Product EMC




Basic EMC





Guidlines for

EMC testing





Frequently asked questions

Q1: I want to import or sell electronic equipment in South Africa. What is required?

A1: If it is a non-intentional radiator (A product that does not generate RF to establish communication), you would require Safety and EMC tests.  EMC should comply with the relevant product standard, or, if not applicable, the generic standards.  Where international standards (EN/CISPR/IEC/ISO) has been used, the standards should be compared to the National EMC standards (SANS) as published in the Government Gazette.  Finally, when all test reports are available, you should obtain a LOA from the NRCS

If your device is an intentional radiator, ICASA would require EMC, RF and Safety test reports.
ICASA will accept any report from a lab that is ILAC accredited.


EMC should be per all relevant ETSI EN standards or their SANS versions. (i.e. ETSI EN 301-489-1.)
  • RF should be per all relevant ETSI EN standards or their SANS versions. (i.e. ETSI EN 300 220 for short range devices.)

All ETSI EN specifications can be downloaded free of charge from HERE

  • Safety should be per IEC or the equivalent SANS standards as listed HERE


Q2: What is the difference between IEC/SANS/CISPR/EN standards?

A2: International standards are developed by CENELEC, ETSI or CEN. These standards are then harmonised (adopted by the EU), sometimes with differences to the base standard (as developed by ISO, IEC, etc)
A harmonised standard is a European standard developed by a recognised European Standards Organisation: CEN, CENELEC, or ETSI. It is created following a request from the European Commission to one of these organisations. Manufacturers, other economic operators, or conformity assessment bodies can use harmonised standards to demonstrate that products, services, or processes comply with relevant EU legislation.

The references of harmonised standards must be published in the Official Journal of the European Union. The latest lists of references of harmonised standards and other European standards published in the Official Journal of the European Union (OJEU) can be obtained HERE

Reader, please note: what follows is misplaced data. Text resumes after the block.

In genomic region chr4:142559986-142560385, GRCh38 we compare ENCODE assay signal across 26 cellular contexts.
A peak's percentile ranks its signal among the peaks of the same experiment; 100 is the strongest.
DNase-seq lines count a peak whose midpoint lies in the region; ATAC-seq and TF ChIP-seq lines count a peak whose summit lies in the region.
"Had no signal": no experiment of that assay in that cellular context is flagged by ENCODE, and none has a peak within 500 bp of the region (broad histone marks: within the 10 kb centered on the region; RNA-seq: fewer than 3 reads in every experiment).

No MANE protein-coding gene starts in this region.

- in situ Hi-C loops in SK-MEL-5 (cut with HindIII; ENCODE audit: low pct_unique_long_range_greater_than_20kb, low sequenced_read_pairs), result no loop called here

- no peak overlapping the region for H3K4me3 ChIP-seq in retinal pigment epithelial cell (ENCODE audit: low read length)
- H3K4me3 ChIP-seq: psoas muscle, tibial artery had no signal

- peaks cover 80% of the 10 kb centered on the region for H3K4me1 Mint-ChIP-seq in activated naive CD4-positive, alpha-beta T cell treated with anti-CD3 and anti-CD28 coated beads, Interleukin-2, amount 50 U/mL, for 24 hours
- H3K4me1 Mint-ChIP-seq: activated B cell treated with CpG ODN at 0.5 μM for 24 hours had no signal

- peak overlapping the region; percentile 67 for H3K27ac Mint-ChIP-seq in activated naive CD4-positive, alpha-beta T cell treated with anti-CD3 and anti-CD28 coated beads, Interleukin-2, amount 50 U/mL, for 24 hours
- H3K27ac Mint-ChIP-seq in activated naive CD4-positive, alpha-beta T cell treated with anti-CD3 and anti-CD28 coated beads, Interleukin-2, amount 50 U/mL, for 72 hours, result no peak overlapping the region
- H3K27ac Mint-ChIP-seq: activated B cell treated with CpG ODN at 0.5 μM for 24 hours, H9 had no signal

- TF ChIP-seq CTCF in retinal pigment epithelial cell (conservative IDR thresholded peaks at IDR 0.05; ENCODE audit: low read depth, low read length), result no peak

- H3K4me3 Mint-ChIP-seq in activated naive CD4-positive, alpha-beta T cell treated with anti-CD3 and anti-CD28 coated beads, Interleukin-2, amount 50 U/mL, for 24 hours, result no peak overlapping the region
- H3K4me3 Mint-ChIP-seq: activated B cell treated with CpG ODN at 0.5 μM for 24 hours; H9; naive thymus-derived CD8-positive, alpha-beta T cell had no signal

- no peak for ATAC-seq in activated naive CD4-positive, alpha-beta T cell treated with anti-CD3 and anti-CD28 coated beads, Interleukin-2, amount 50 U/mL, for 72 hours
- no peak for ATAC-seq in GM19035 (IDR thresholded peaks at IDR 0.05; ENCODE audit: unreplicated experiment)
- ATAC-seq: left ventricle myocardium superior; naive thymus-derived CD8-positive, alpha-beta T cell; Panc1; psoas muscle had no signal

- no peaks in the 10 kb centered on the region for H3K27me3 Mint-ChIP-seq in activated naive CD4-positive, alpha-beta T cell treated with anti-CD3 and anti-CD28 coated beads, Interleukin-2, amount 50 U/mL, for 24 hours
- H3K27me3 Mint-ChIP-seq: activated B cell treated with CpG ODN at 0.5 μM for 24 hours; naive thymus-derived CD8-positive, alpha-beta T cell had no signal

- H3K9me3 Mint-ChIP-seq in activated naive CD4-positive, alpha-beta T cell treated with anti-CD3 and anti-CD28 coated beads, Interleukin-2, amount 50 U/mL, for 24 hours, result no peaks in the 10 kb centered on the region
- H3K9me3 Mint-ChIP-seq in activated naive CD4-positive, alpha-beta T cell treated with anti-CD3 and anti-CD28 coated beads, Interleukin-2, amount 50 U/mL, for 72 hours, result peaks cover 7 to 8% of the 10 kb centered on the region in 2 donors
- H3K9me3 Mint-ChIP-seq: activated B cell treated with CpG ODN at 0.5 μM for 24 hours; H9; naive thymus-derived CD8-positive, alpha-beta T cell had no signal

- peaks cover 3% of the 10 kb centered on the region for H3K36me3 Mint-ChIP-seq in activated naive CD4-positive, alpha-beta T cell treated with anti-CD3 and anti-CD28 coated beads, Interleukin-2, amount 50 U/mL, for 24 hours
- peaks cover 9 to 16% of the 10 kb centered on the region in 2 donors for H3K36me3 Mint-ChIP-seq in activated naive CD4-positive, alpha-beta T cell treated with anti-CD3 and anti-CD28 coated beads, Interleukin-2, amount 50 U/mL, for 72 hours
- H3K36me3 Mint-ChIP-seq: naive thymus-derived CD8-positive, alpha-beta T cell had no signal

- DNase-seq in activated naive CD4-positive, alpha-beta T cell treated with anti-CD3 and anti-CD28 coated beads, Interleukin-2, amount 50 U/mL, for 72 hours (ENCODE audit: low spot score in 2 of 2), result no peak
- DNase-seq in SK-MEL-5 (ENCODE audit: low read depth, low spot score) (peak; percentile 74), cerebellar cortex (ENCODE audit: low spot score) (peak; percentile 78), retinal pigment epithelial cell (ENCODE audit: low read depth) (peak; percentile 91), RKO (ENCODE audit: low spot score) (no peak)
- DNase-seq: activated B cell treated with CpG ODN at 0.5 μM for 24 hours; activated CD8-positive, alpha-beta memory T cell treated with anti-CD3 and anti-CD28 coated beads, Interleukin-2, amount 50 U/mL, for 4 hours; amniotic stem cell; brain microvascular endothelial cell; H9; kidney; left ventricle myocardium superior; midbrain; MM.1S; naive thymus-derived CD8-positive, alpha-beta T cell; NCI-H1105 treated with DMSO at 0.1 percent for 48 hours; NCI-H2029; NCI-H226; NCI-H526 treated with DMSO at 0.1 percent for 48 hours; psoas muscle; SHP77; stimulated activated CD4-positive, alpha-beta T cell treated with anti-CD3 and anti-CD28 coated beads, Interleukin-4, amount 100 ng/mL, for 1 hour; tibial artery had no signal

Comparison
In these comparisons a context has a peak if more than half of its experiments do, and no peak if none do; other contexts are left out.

National standards (in South Africa: SANS) are the national adopted version of the international standard- sometimes with national differences.  These include BS (British Standard), DIN (Deutsche IndustrieNorm). SANS (South African National Standard)


Q3: I want to export my product, what standards should I comply to:

A3: For the EU, your product should comply to all relevant directives, which would include EMC Directive (2004/108/EC), R&TTE Directive (1999/5/EC)(Being replaced by RED directive (2014/53/EC), Low Voltage Directive (In South Africa = Safety)(2006/95/EC). Medical Directive (2007/47/EC), RoHS Directive (2011/65/EC), WEEE Directive (2012/19/EC) Vehicle EMC Directive (2004/104/EC) etc.
A Technical Construction File (TCF) should be completed before a CE mark is attached to the unit.  A declaration of conformity should be included in the document manual.

A Technical Construction File: provides some guidance for the TCF.
However , There is no direct guideline as to what should be included in the TCF It can be anything from a (single) paper file to a collection of links to various server locations where the information can be found. Whatever format you choose, you have to fulfill a couple of essential requirements: 

• All the information combined has to be complete in the sense that it contains all the evidence assembled to prove that you comply with all applicable ESHRs of all applicable European Directives;

• You have to be able to supply (specific) parts of) the Technical File to the authorities upon request (within, say, 1 or 2 weeks), for up to 10 years after the last product covered by the TF has been placed on the market.

The latter means that you have to make sure that "paper" and/or "data" (storage medium, file format and corresponding application software) remains actually retrievable.